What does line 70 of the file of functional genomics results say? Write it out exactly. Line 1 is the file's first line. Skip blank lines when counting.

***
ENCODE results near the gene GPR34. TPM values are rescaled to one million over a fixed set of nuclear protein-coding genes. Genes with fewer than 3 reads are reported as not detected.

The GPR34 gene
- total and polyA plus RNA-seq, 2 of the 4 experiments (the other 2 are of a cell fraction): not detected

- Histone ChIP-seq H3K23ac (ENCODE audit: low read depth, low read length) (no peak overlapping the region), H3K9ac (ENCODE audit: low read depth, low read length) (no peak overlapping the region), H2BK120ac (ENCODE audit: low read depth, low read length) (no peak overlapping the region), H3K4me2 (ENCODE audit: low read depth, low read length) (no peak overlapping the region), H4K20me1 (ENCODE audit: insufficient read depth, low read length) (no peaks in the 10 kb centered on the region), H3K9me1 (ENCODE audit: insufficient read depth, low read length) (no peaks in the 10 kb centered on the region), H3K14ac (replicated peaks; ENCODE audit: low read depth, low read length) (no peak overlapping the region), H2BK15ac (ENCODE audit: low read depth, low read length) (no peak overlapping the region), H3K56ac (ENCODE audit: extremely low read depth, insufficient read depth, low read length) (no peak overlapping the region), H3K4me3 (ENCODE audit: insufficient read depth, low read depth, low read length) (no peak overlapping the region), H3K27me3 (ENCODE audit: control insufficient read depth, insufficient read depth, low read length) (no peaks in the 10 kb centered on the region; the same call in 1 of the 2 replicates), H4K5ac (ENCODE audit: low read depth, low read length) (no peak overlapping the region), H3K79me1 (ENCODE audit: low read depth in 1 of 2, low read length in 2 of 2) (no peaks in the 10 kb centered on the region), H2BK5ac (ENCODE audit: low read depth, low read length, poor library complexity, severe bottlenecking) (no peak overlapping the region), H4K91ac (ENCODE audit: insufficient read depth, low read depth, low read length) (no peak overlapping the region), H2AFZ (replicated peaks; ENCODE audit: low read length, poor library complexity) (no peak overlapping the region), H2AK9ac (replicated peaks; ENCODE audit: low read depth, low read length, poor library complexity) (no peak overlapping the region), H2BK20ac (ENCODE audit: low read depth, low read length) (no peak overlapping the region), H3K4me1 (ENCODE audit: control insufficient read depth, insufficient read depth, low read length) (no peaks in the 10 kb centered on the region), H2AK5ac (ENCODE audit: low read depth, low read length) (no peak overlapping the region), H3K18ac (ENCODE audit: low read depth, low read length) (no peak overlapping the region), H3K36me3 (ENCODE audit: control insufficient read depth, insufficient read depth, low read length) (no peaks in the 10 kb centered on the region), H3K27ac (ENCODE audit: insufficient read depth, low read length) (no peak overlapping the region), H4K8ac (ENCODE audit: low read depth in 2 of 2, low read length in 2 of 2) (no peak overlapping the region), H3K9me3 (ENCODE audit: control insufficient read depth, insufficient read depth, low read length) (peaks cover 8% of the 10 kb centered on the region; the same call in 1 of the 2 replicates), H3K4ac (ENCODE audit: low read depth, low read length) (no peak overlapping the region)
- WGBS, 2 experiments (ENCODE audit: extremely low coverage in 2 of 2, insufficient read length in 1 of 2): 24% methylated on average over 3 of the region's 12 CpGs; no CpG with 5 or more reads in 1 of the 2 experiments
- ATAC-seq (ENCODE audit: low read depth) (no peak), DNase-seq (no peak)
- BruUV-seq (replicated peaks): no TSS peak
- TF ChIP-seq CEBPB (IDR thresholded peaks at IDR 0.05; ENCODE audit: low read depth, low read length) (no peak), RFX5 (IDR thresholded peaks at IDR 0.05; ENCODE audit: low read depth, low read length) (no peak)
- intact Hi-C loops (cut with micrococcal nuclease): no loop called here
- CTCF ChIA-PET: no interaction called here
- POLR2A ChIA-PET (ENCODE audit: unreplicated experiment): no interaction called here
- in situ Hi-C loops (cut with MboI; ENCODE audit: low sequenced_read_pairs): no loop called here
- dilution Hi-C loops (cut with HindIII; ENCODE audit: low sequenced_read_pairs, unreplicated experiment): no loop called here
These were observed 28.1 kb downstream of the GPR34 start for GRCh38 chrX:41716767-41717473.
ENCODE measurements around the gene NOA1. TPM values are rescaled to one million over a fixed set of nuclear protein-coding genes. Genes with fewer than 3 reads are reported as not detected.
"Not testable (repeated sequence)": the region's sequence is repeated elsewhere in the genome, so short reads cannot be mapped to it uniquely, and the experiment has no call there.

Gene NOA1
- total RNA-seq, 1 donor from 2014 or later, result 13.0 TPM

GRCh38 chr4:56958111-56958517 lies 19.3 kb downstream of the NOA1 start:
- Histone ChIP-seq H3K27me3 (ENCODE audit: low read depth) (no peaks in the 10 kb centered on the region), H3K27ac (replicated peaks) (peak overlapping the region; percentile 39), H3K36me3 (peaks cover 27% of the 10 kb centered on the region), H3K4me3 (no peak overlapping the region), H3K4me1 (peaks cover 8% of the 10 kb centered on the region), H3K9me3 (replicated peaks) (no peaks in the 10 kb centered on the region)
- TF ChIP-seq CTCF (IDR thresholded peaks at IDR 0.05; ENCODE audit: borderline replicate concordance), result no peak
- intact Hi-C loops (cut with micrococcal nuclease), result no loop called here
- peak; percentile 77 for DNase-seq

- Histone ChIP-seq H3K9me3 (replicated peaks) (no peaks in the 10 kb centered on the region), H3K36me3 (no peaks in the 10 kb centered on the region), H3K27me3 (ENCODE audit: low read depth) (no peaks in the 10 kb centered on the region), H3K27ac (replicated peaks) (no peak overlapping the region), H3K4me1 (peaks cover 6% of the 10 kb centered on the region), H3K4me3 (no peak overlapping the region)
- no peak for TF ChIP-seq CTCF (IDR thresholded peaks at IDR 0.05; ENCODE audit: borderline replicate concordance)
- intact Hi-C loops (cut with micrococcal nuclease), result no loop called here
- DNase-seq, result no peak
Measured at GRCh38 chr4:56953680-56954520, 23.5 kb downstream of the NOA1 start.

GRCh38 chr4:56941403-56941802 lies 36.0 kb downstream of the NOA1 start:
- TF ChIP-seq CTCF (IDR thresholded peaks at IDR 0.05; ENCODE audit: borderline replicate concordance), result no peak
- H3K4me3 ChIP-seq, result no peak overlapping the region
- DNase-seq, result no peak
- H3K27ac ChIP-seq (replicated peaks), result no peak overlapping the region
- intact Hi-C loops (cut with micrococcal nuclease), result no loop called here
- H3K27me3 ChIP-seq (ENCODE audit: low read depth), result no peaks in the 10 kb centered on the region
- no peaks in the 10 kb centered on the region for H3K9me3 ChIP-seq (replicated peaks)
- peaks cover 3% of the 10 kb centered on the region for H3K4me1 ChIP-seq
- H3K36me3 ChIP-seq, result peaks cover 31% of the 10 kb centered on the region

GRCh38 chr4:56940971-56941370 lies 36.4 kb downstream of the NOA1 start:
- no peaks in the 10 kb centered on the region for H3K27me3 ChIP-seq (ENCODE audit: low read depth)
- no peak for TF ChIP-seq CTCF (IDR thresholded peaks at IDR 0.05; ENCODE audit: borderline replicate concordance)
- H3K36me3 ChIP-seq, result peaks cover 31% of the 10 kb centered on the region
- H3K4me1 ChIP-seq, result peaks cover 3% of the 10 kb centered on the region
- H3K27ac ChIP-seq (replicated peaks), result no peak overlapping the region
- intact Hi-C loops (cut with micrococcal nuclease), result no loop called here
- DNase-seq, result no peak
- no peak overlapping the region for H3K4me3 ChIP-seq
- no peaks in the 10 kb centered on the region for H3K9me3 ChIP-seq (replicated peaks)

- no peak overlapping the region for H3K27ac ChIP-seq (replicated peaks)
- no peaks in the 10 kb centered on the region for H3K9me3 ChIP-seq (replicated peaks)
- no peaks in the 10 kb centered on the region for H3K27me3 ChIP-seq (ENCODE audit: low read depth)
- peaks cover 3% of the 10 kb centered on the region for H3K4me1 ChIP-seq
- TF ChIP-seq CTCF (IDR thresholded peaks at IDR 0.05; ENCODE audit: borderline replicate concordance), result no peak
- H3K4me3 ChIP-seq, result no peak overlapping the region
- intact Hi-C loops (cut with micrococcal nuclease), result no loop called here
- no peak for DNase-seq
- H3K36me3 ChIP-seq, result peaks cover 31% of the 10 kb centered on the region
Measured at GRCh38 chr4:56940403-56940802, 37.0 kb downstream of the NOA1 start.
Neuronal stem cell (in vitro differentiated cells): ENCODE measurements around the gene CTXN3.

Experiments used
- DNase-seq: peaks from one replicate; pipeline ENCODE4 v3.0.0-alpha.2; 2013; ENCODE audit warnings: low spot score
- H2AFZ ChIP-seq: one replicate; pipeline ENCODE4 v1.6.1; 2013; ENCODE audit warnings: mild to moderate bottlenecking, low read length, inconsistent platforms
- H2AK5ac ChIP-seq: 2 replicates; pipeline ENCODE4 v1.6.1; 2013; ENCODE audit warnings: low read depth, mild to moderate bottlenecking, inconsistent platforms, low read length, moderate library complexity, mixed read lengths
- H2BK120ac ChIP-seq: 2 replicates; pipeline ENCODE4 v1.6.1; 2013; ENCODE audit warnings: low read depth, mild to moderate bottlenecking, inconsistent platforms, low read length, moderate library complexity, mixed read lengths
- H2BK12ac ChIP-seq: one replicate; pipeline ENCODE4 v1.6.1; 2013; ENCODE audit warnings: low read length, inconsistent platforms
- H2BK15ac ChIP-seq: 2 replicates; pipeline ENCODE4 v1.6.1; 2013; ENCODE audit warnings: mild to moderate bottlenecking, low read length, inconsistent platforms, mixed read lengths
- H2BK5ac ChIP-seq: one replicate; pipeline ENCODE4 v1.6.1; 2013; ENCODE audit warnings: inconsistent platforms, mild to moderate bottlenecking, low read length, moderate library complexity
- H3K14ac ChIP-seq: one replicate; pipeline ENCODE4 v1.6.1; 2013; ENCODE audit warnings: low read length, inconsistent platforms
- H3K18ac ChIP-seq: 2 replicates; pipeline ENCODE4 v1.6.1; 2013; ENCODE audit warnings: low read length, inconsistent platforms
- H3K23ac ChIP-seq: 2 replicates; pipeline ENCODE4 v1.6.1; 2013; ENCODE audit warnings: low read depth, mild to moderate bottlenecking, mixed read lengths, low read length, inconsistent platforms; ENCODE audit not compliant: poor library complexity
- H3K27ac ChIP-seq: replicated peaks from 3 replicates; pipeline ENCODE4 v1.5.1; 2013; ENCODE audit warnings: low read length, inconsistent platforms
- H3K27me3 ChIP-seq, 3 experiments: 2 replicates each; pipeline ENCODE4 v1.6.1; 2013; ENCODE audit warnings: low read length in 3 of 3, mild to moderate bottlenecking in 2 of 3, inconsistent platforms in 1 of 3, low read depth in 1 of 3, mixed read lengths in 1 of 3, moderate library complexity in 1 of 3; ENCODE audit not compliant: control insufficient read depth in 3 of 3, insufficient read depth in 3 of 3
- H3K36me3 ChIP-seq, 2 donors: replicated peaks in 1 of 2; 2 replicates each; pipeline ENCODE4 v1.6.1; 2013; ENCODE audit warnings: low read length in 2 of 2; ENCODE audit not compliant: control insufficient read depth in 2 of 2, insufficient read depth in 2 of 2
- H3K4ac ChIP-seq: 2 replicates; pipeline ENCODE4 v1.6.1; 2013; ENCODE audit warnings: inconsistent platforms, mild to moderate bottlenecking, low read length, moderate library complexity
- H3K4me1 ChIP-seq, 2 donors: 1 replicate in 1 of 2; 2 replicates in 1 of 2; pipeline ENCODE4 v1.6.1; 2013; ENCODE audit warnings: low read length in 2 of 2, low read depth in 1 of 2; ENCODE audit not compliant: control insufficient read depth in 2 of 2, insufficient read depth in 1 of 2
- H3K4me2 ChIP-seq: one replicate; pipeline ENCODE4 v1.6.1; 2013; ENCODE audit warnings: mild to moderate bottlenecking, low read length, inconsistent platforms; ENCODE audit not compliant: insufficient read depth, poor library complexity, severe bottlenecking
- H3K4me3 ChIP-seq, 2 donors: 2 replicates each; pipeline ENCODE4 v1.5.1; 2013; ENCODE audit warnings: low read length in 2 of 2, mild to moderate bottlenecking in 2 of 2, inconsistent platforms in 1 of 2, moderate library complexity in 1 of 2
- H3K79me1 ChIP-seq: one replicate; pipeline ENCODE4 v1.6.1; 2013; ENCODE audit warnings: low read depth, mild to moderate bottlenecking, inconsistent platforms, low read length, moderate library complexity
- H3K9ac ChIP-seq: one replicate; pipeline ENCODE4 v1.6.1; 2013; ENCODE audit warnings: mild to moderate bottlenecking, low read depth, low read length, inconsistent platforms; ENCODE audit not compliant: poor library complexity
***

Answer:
- H3K23ac ChIP-seq: 2 replicates; pipeline ENCODE4 v1.6.1; 2013; ENCODE audit warnings: low read depth, mild to moderate bottlenecking, mixed read lengths, low read length, inconsistent platforms; ENCODE audit not compliant: poor library complexity